Ballard is uniquely perched on the shores of the Ship Canal, which creates an equally unique place to kayak. Watch the local boat traffic go by or even spot jumping salmon in the late summer and early fall. You can go it on your own, or rent or go on tour with Ballard Kayak, based at 7901 Seaview Avenue NW. Ballard Kayak offers a tour of the Ballard Locks (which might be a little intimidating to go through on your own if you haven’t done it before), as well as tours of the Puget Sound, Discovery Point and a sunset tour. Or if you’re ready to go out on your own, you can also rent single and double kayaks as well as stand up paddleboards.
Elliott Bay is the part of the Puget Sound that snuggles up next to Seattle, meaning it’s open water with some pretty major boat traffic. If you kayak here, you need to understand the general rules of boating and it probably wouldn’t hurt to look up where there might be ferries or other large boats passing through as shipping lanes pass through this area. Kayakers and paddlers must always yield to ferries and larger boats, for one. There may also be more currents to paddle against so this isn’t the place you want to go for your first time out on a kayak. However, that being said, few things compare to the wide-open scenery of Elliott Bay. Admire the Seattle skyline, the Olympics and Mount Rainier in the distance, and watch for sea life all around you. If you don’t have your own kayak, you can rent from the dock store at Elliott Bay Marina, located at 2601 W Marina Place.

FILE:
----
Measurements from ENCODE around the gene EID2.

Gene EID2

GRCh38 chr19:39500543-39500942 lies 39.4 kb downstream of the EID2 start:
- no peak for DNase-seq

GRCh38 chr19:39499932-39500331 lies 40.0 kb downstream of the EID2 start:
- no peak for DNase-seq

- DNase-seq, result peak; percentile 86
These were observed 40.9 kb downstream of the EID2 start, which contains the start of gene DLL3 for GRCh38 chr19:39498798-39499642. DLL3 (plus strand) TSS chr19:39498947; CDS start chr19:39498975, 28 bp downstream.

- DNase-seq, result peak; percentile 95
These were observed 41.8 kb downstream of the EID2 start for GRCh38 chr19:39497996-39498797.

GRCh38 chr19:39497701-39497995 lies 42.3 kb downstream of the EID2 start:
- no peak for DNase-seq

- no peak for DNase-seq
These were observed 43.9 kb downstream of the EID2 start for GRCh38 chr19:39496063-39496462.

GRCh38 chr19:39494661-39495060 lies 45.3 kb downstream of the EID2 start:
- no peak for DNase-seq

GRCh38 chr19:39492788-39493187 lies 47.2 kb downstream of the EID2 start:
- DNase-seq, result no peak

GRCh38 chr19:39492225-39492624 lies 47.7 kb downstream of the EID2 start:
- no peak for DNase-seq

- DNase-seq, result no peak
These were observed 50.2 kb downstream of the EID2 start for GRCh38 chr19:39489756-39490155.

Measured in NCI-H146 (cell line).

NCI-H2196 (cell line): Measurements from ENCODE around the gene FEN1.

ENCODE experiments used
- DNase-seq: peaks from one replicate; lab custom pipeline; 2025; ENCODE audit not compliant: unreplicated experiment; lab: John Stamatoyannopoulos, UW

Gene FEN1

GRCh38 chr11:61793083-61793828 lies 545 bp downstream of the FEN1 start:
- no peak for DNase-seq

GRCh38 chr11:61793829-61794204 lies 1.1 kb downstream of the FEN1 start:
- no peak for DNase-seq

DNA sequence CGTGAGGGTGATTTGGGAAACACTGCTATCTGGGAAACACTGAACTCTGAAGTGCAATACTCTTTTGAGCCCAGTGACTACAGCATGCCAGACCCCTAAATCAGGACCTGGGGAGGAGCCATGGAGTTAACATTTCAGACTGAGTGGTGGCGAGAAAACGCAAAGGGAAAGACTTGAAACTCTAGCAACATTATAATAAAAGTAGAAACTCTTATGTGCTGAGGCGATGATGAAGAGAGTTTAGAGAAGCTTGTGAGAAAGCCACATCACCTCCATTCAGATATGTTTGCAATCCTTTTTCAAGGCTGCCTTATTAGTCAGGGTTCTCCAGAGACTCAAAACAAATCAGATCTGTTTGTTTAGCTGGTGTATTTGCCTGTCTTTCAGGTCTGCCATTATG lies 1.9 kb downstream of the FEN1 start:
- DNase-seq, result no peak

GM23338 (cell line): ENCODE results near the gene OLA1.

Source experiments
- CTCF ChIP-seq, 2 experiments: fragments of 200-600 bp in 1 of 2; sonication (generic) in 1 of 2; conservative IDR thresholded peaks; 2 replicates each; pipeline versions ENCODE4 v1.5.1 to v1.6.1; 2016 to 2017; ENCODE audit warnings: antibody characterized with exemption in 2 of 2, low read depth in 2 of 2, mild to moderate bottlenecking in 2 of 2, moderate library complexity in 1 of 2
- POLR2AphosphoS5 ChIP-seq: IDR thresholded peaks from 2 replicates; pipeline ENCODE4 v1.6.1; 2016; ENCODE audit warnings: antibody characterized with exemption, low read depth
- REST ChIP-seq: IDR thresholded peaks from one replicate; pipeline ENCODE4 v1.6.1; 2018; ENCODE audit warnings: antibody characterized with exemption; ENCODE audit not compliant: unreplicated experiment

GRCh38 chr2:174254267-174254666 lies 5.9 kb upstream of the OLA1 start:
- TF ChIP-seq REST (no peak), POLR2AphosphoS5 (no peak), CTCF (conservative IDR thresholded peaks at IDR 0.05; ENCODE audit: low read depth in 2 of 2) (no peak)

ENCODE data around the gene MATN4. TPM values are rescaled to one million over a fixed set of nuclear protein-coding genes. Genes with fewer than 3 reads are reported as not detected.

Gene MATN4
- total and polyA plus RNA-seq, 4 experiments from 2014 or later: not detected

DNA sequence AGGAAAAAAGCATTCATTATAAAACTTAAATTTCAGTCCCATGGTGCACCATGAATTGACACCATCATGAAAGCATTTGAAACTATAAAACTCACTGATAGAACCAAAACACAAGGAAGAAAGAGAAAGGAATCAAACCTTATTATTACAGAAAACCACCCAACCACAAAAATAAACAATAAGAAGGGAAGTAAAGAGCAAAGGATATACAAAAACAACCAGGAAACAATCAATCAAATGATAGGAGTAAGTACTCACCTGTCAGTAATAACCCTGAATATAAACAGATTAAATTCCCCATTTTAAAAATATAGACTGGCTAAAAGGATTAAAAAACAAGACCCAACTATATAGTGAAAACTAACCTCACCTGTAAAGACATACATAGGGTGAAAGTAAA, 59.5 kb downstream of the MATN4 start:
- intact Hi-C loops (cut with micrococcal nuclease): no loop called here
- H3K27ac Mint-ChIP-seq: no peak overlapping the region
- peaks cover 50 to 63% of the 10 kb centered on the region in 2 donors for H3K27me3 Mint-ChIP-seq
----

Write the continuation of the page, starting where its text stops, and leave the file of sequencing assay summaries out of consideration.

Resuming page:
South of Seattle in Tacoma’s Point Defiance Park, Owen Beach is the perfect launch point whether you have your own kayak or need to rent. There are kayak rentals available right on the beach. From there, you’ll be out on the open water so you’ll need to be aware of boating traffic and there’s a ferry that leaves from nearby, or you can hug the shore. While there aren’t a lot of nooks and crannies to explore, you can follow the shoreline northwest of the beach and explore the hills and cliffs that lead up from the water, or go southeast and paddle past Anthony’s and toward the Vashon Island ferry dock.
Across the Narrows Bridge from Tacoma, Gig Harbor has an enclosed harbor where you can rent from Gig Harbor Yachts Kayaks & SUP Rentals at 3419 Harborview Drive. The harbor is lovely to explore and you’ll pass sailboats and even the local Venetian gondola out and about. The Gig Harbor Lighthouse is on a tip of land at the entrance of the harbor to the south, and if you go past that, you’ll be out on open water in the Puget Sound.
Tug Boat Annie’s in Olympia
Even farther south of Seattle is Olympia, which has a unique place to launch a kayak adventure. Tugboat Annie’s at 2100 Westbay Drive is a restaurant where you can sit down and enjoy some tasty fish and chips, a burger, or even breakfast on the weekends. And then before or after that, you can rent kayaks right from the restaurant and head out onto the Budd Inlet, which provides a much quieter place to explore than most of the areas north where you’ll be up against ferries and shipping traffic or even just other recreational boats. The Budd Inlet does have other boats on it, but count on more serenity in general.